Dunedin and Otago Peninsula

We began the day by visiting the Olveston House in Dunedin. Then we went to the Larnach Castle to eat lunch and tour the garden with beautiful views of Dunedin Bay. At the end of the day we had a guided tour of the Albatross Colony.

OLVESTON HOUSE

The house and its furnishings, history and antiques were very well presented but no photos were allowed so I took a few photos of the garden:

Copper Beech

Delphinium

LARNACH CASTLE

The castle is located high on a hill overlooking the Dunedin Bay and here are some pictures taken along the way:

Larnach Castle was built by a former Prime Minister of New Zealand in 1870. He lived there until 1898 when he took his own life in New Zealand’s House of Parliament. After several owners, the castle and the garden were abandoned:

The Barker family purchased the house and garden and have been working on restoring it for the past 50 years.

The hedges have been renovated and restored:

Yew (?) hedge

Monterey Cypress hedge

English Holly hedge

A new Goldenchain Tree arbor has been built:

Here are some photos of the beautiful views from the garden:

Rock Garden:

Silene uniflora cv.

Basket-of-Gold (Aurina saxitilis cv.)

South Seas garden:

Interesting Plants:

Blue Dracaena (Cordyline indivisa)

Telopea speciosissima

Tower of Jewels (Echium wildpretii)

Kerria japonica ‘Pleniflora’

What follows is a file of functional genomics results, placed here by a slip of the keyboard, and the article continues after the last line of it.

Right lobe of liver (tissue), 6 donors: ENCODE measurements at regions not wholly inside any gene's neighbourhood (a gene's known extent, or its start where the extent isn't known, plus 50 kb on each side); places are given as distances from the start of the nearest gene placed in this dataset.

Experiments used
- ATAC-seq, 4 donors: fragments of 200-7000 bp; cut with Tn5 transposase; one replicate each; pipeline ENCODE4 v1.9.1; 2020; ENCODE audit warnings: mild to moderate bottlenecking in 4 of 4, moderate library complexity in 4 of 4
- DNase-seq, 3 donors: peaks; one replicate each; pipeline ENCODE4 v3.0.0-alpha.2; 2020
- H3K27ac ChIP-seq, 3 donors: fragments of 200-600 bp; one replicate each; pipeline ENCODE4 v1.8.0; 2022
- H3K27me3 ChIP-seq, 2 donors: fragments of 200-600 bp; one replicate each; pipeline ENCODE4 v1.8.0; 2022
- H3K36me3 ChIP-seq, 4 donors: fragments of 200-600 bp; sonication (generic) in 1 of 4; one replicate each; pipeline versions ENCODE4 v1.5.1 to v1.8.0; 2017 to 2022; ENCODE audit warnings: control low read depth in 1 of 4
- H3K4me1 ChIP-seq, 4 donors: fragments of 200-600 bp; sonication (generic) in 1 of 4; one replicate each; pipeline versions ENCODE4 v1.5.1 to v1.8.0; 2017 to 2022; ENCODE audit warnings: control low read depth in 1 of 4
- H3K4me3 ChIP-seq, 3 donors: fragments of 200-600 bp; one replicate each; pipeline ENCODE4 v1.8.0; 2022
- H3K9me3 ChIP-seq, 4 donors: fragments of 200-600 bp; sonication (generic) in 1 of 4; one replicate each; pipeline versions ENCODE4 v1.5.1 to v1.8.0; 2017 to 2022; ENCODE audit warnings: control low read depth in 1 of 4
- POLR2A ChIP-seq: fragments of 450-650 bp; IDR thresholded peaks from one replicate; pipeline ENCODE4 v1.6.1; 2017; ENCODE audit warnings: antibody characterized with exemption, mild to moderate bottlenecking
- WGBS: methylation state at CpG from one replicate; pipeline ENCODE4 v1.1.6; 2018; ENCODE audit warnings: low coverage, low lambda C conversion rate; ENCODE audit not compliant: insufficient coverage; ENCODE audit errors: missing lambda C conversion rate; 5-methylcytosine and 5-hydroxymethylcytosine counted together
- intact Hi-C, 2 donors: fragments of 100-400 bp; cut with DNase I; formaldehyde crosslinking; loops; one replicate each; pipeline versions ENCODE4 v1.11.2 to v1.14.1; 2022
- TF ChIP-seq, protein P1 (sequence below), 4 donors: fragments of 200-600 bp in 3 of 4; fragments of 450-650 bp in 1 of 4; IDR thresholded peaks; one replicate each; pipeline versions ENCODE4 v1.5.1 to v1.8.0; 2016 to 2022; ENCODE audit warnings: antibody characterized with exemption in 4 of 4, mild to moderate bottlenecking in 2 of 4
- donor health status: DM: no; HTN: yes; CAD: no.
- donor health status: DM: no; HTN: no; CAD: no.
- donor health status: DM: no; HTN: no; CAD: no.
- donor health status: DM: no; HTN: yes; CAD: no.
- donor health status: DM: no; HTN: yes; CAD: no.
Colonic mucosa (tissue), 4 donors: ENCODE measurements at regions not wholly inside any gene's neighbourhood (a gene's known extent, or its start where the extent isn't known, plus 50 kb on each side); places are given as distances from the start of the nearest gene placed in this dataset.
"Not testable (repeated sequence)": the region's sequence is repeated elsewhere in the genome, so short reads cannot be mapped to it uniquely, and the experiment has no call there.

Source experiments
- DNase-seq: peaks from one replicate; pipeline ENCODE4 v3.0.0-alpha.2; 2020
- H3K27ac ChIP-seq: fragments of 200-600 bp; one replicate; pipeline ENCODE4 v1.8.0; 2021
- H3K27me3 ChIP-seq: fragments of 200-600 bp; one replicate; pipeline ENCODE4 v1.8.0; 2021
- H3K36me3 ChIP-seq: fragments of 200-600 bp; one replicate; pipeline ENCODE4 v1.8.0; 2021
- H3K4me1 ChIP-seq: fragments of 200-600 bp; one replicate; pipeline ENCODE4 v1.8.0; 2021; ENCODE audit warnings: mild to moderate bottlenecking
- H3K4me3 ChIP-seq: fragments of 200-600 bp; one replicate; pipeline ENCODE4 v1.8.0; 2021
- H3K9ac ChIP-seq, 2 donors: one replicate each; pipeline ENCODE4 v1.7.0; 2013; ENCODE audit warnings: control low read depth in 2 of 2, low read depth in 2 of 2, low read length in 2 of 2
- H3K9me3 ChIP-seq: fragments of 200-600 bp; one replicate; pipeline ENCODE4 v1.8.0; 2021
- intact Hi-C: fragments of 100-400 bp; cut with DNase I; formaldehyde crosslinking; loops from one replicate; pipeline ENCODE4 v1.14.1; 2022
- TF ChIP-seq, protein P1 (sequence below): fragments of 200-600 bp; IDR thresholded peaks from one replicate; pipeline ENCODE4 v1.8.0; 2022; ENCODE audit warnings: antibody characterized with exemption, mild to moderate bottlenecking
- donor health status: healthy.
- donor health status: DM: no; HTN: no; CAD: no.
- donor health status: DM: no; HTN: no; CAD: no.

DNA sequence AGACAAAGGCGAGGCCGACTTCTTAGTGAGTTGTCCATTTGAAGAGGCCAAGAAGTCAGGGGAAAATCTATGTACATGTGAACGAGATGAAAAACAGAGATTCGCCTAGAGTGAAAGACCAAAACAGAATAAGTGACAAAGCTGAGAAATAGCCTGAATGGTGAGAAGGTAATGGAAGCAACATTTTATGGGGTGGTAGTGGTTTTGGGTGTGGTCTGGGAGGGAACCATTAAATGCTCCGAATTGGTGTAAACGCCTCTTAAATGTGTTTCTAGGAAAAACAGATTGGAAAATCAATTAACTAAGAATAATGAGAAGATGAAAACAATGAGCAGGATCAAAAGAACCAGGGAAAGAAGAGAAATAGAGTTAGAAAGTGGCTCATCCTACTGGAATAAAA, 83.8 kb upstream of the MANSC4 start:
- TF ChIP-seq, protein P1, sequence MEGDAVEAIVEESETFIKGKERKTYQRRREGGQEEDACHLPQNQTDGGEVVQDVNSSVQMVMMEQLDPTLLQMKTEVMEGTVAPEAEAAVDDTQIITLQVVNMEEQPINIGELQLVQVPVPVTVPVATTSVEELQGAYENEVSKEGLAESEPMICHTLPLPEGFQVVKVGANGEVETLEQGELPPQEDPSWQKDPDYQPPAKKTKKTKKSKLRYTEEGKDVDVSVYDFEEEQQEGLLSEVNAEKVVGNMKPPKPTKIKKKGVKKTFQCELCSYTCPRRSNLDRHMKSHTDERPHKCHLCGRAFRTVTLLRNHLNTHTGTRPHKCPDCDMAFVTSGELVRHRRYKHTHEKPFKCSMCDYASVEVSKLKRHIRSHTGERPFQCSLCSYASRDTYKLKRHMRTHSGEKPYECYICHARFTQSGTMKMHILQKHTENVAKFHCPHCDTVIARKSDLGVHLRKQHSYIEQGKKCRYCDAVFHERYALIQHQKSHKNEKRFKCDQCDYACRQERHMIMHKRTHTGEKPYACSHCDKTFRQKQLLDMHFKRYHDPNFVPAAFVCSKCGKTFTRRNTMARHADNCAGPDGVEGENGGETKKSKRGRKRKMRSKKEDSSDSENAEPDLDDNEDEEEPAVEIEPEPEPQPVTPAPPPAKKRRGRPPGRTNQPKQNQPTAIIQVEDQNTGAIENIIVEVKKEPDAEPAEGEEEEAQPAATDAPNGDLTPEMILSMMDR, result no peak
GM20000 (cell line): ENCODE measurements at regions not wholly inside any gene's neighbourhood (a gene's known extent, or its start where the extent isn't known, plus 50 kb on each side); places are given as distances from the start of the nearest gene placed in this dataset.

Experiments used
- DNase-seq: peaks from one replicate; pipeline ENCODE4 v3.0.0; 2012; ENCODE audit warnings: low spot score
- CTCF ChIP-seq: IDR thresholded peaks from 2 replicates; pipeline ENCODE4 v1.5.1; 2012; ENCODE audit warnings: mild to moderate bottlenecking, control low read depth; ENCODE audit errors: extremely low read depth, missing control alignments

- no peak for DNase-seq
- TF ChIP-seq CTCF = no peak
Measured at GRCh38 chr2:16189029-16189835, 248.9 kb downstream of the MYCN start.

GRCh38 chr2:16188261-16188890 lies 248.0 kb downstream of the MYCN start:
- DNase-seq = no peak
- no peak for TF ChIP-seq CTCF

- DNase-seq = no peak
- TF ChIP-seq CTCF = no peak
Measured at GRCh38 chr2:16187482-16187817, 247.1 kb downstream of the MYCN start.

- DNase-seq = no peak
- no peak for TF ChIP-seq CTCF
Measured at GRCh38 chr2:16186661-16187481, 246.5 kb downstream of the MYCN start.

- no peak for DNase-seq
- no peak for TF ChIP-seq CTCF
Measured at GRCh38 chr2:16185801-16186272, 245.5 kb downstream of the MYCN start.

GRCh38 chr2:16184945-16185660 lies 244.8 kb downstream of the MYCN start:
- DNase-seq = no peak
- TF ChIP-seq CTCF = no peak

Euphorbia griffithii

Sunrose (Helianthemum nummularium)

Parrot Beak (Clianthus puniceus)

Large Mountain Daisy (Celmisia semicordata)

ALBATROSS COLONY

This is the area at the end of the Otago Peninsula where the Albatross Colony is located. The seagulls are everywhere but there are very few in the Albatross colony.

These are the gulls nesting many with eggs already:

We hiked up to a special room to view the Albatross colony. I could see only 4 or 5 who were sitting on nests and only 1 that I could get a good picture of:

This is as close as I could get with my 10X lens.

The average Albatross female will lay an egg once every 5 years. It takes 8 months for the fledglings to grow strong enough to make their journey to South America. In 5 years they will come back and lay another egg. Now you know why the Albatross is endangered. They mate for life and the scientists here have seen a female as old as 62 years lay an egg.

I see more from their videos than I do from my actual sightings:

Plastics in the ocean are a problem for the Albatross:

The scientists have set up a webcam outside focused on a nesting Albatross so anyone can sign in any time to see if the egg has hatched:

Tomorrow – Te Anau, Wylde Willow Garden, Maple Glen

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